West Nile Virus - What You Need to Know
What is West Nile Virus (WNV)?
West Nile Virus (WNV) is a potentially serious illness. Experts believe it is established as a seasonal epidemic in North America that flares up in the summer and continues into the fall. It can infect humans, birds, horses and some other mammals. In a small number of people infected by the virus, the disease can be serious, even fatal.
How is WNV spread?
- WNV is most often spread to humans by the bite of an infected mosquito that gets infected by biting a bird that carries the virus. Horses and other mammals bitten by mosquitoes that carry the virus can also become infected. Whenever mosquitoes are active, there is a risk of getting WNV. The risk is highest from late July through September.
- In a very small number of cases, WNV has been spread through blood transfusions, organ transplants, breastfeeding and during pregnancy from mother to baby.
- WNV is not spread through casual contact such as touching or kissing a person with the virus.
What are the symptoms of West Nile Virus?
If symptoms develop, they usually appear 3 to 14 days after the bite of an infected mosquito.
- Serious Symptoms in a Few People. About one in 150 people infected with WNV will develop severe illness. Symptoms can include high fever, headache, neck stiffness, stupor, disorientation, coma, tremors, convulsions, muscle weakness, vision loss, numbness and paralysis. These symptoms may last several weeks, and neurological effects may be permanent.
- Milder Symptoms in Some People. Up to 20% of the people who become infected display symptoms such as fever, headache, body aches, nausea, vomiting, and sometimes swollen lymph glands or a skin rash on the chest, stomach and back. Symptoms can last for as short as a few days; though, even healthy people have been sick for several weeks.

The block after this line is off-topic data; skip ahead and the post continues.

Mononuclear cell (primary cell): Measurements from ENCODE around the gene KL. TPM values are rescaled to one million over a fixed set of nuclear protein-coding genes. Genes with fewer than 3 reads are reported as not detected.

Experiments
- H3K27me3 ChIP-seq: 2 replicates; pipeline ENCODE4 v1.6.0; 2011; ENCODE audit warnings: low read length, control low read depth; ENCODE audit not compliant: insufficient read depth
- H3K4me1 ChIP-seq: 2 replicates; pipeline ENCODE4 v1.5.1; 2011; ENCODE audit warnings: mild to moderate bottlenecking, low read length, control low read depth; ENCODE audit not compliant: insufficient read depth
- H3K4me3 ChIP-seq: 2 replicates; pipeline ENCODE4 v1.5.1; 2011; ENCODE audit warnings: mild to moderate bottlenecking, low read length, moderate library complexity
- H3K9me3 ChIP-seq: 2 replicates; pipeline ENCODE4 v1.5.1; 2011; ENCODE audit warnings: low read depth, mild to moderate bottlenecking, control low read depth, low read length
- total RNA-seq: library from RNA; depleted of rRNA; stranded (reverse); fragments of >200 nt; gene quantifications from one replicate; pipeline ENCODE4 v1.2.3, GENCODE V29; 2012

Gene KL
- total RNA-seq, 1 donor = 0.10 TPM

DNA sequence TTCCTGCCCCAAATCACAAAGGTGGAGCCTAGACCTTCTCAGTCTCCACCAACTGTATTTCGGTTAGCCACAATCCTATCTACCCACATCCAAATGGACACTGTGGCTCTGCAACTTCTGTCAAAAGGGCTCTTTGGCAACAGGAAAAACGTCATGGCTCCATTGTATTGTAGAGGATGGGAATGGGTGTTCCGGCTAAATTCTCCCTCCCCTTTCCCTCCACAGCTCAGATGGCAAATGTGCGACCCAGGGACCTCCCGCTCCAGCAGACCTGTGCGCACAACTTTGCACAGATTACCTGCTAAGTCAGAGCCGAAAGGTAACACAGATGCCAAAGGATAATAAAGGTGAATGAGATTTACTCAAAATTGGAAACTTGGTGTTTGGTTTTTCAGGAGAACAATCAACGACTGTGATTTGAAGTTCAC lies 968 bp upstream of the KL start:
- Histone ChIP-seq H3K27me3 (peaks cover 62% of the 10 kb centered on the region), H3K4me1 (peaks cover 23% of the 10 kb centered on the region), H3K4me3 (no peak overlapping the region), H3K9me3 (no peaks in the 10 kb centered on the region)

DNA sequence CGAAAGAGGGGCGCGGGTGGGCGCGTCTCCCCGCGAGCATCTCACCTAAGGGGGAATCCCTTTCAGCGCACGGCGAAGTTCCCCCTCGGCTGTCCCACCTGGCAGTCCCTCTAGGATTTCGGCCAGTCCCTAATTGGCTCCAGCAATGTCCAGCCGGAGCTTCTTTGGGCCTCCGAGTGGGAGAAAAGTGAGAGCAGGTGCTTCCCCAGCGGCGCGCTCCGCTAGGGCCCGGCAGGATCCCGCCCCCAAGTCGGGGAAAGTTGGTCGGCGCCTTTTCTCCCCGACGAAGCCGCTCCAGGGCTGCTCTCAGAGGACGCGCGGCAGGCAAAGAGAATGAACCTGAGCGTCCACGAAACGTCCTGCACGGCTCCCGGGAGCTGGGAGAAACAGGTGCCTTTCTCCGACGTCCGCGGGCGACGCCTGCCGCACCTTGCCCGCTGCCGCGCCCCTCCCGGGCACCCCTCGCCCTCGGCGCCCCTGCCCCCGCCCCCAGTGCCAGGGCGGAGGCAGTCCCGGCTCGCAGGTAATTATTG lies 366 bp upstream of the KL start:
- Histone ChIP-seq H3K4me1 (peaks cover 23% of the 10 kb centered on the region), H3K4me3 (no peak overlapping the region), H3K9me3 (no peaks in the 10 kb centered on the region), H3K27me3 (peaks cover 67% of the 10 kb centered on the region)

- No Symptoms in Most People. Most people (80%) infected with WNV do not have any symptoms.
What is the treatment for WNV?
There is no treatment for WNV infection. Illness may last weeks to months, even in healthy persons. In more severe cases people may need hospital care for supportive treatment such as intravenous fluids, help with breathing, or nursing care.
What should I do if I think I have WNV?
Milder WNV illness usually improves without medical attention. A person may choose to see their doctor. Seek medical attention immediately if symptoms of severe WNV illness develop, such as unusually severe headaches or confusion. Severe WNV illness usually requires hospitalization. Pregnant women and nursing mothers who develop symptoms that could be WNV are encouraged to see their doctor.
What is the risk of getting sick from WNV?
- People over 50 years of age at higher risk of severe illness. People over the age of 50 are more likely to develop serious symptoms of WNV if they do get sick and need to take special care to avoid mosquito bites.
- Being outside means you're at risk. Avoid mosquito bites when outside working, playing or relaxing.
Risk of infection through medical procedures is very low. All donated blood is checked for WNV before being used. The risk of getting WNV through blood transfusions and organ transplants is very small, and should not prevent people from having surgery. If you have concerns, talk with your doctor.